The group wrote to O’Reilly on April 19 to protest, according to a redacted version of the correspondence released by the ombudsman’s office. An uncensored version of the letter, seen by POLITICO, was signed by Ronan Barry, a British American Tobacco executive and president of the industry body.

Tobacco manufacturers were “disappointed” by O’Reilly’s decision not to invite them, Barry said, urging her to “reconsider our request to allow a representative [to] participate fully in the event as a speaker” or at least to ensure that the industry be “provided with adequate time to present our position and address any queries” raised in the debate.

The response from ombudsman spokesperson Gundi Gadesmann made it clear officials were taking a strict interpretation of the tobacco control treaty, meaning they could not involve the industry in the official discussion.
“It would be harmful if they started taking the floor all the time and hijacked the discussion” — Florence Berteletti, director of Smoke-Free Partnership, an anti-tobacco NGO

In line with the convention, they did not invite in industry representative, she wrote, adding that the event “is not about the tobacco industry. It is about how the EU institutions comply with their transparency obligations as regards their dealings with representatives from the industry.”

That left the tobacco industry fuming. One tobacco lobbyist said the letter proves how indefensible the ombudsman’s position is, because it conceded the conference was not about the formulation or implementation of health policy.

Yet Article 5.3 of the tobacco convention, which Gadesmann invoked in her justification to exclude industry panelists, refers specifically to the “setting and implementing” of public health policies.


Industry sources said Barry planned to try to speak from the audience to confront the ombudsman about her decision to exclude tobacco manufacturers from the panel.

“It would be harmful if they started taking the floor all the time and hijacked the discussion,” said Florence Berteletti, director of Smoke-Free Partnership, an anti-tobacco NGO. “I would hope they would intervene just once and that the discussion would then move on.”

Tobacco lobbyists are dismayed but not surprised. In February, O’Reilly took aim at the European Commission for not making its dealings with the tobacco industry “more transparent” and for lacking “proactivity” in implementing the convention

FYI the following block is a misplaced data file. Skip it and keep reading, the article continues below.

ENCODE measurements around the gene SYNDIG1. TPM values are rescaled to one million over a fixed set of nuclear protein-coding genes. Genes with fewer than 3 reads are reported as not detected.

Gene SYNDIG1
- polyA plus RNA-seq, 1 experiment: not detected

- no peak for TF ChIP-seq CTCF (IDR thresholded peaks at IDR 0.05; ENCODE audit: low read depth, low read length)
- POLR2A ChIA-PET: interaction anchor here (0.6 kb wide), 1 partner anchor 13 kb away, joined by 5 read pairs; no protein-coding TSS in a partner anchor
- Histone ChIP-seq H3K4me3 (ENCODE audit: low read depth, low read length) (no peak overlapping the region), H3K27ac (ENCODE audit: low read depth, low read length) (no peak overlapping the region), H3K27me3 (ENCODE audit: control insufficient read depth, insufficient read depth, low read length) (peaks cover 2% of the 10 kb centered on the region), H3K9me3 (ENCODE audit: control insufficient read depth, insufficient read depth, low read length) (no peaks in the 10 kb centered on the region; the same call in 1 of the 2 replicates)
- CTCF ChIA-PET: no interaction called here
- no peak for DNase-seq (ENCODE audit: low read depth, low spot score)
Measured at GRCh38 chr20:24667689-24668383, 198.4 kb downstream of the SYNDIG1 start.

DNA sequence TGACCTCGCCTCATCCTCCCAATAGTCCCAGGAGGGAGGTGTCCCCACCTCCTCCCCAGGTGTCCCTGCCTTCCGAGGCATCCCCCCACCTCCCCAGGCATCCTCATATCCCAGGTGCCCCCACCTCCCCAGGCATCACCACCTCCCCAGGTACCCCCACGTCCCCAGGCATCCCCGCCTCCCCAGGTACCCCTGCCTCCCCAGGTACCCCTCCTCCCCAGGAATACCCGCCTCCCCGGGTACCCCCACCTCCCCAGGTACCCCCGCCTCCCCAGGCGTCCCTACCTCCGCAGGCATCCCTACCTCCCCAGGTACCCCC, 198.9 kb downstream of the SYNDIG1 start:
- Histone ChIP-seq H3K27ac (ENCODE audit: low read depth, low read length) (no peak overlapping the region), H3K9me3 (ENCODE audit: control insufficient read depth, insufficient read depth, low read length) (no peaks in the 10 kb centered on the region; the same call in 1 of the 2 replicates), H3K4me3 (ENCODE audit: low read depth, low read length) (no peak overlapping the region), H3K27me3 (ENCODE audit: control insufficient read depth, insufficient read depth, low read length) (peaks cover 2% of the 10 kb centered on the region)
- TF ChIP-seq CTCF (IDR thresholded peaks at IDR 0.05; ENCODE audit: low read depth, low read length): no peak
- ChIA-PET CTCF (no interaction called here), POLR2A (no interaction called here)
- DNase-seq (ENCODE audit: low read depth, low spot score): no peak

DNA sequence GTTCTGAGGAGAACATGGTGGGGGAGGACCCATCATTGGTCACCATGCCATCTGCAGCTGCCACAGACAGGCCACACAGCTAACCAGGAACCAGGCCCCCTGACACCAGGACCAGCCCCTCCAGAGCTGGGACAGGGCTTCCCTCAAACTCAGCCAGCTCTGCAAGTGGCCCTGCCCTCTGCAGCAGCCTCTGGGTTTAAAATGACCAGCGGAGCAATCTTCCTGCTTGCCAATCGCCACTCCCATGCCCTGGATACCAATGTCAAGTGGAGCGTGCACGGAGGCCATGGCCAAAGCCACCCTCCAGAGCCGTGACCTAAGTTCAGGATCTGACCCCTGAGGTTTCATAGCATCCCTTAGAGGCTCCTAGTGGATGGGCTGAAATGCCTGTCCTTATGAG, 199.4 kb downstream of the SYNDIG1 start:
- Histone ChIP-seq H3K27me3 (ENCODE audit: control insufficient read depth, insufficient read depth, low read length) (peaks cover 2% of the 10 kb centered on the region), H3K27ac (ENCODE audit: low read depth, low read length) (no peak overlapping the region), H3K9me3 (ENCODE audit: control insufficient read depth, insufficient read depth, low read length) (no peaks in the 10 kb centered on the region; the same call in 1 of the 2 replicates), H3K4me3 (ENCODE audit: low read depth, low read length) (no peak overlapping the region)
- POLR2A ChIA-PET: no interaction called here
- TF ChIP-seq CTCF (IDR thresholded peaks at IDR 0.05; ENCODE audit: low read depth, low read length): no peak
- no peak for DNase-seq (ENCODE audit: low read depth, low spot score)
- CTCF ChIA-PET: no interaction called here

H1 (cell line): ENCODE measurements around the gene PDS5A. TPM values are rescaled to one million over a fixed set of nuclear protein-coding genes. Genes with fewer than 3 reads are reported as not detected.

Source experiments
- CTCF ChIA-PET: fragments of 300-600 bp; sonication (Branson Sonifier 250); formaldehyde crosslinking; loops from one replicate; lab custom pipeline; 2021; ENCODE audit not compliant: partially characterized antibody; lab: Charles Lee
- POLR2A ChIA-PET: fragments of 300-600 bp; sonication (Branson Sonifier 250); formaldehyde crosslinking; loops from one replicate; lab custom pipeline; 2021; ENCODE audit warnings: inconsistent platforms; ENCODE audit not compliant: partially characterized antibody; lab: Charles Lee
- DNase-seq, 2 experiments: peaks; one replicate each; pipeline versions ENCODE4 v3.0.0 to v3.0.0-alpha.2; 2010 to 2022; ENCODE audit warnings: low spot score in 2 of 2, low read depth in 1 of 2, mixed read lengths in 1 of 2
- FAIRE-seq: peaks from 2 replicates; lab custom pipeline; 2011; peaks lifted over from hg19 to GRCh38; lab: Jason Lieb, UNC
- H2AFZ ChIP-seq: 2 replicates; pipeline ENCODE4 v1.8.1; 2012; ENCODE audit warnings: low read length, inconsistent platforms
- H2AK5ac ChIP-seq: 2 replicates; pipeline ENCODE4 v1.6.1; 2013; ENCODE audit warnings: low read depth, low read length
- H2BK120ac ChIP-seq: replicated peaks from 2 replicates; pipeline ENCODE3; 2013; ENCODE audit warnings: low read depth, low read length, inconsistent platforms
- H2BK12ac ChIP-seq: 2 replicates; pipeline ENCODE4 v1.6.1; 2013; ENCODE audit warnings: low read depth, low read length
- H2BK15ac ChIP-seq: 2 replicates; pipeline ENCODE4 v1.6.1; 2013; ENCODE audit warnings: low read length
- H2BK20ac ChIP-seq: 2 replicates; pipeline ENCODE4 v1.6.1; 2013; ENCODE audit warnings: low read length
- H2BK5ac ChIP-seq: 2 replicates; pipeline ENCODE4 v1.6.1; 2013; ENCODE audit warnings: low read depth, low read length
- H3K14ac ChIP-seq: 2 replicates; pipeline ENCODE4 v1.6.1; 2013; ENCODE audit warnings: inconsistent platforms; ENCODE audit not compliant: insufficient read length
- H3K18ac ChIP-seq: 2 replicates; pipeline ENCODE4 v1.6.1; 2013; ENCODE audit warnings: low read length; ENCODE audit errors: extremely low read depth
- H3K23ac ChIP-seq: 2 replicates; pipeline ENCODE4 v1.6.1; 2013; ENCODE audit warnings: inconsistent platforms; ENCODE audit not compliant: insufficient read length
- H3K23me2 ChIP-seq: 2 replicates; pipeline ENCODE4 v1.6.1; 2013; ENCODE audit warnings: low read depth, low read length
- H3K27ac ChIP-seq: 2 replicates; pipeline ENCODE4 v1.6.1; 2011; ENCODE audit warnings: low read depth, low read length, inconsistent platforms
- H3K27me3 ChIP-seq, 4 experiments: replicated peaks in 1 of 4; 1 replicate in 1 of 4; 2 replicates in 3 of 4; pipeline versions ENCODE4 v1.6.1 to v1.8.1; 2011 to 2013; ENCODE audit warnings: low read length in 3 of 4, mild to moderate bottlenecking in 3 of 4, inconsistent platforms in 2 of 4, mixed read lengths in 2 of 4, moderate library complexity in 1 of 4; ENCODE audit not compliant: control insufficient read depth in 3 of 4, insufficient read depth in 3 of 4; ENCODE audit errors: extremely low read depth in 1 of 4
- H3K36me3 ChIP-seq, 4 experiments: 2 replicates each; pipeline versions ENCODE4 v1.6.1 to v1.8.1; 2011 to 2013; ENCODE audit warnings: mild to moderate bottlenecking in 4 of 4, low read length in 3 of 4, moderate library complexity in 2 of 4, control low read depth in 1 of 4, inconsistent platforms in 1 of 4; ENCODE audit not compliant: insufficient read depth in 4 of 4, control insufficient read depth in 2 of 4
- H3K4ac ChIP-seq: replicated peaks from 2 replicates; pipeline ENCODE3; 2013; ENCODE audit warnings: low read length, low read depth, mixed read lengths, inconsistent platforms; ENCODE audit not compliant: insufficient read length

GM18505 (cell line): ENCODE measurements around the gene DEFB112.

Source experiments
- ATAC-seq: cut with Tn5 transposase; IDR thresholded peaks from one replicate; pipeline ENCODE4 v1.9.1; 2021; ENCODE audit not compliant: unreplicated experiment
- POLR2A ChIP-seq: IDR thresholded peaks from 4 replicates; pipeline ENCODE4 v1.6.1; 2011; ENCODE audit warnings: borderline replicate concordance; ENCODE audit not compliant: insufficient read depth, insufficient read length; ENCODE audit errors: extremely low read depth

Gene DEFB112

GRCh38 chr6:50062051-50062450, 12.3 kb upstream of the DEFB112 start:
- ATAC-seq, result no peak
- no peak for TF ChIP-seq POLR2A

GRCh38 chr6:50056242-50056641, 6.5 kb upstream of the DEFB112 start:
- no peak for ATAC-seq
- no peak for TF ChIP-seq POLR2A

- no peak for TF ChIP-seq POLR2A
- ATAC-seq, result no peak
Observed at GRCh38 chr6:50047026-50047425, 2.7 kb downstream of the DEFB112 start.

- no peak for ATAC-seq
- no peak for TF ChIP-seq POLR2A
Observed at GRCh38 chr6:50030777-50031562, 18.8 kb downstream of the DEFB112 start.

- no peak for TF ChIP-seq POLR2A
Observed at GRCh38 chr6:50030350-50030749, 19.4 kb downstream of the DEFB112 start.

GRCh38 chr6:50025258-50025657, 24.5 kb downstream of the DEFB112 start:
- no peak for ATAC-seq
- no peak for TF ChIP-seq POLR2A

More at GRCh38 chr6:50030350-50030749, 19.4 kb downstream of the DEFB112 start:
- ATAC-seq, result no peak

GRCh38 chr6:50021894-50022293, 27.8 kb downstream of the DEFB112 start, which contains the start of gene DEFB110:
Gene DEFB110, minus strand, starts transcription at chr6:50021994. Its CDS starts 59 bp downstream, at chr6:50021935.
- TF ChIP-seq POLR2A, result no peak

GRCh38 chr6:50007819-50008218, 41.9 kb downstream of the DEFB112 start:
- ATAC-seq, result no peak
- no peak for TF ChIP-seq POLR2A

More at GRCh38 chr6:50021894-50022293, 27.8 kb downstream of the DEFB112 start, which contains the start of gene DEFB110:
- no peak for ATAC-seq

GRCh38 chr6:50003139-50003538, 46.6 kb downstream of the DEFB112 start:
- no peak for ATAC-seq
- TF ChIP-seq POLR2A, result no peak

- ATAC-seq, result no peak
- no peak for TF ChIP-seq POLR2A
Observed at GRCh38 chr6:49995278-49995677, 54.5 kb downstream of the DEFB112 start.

However, the ombudsman’s decision to let lobbyists attend the conference gives the industry an opportunity to make its presence felt. The preliminary list of attendees, obtained by POLITICO, suggests at least 17 industry representatives have already signed up.

The list highlights the challenge of enforcing the requirement that signatories to the convention “ensure that all operations and activities of the tobacco industry are transparent.” Under EU transparency rules, it’s possible for some lobbyists to avoid disclosing their activities.

For example, Brussels lawyer Kathryn Davies, from the firm Berwin Leighton Paisner, will be in the audience, according to the list. When contacted, Davies declined to reveal whether her firm was working for tobacco companies.

Lawyers are not required to sign up to the European Parliament and Commission Joint Transparency Register, even if they are working as lobbyists. As a result, the names of their clients often remain secret, protected by attorney-client confidentiality.

Some lobbyists who will be in the audience are also not signed up to the Register, which means that under EU rules they will not be allowed to interact in any way with Andriukaitis or members of his cabinet.

Lobbyist Finn Meunier, who works for German firm Concilius AG, would not disclose whether he would attend on behalf of a tobacco company. Another German lobby firm called 365 Sherpas did not respond to requests for information.

Among the lobbyists who are listed on the Register and will therefore be able to speak to the commissioner and his staff are those from Bernstein Public Policy and Red Flag, representing British American Tobacco; lobby firm Pantarhei Advisors Europe, for Philip Morris; and Kreab, representing Swedish Match. Imperial Tobacco and British American Tobacco will also be represented by in-house lobbyists.

Quentin Ariès contributed reporting to this article.

James Panichi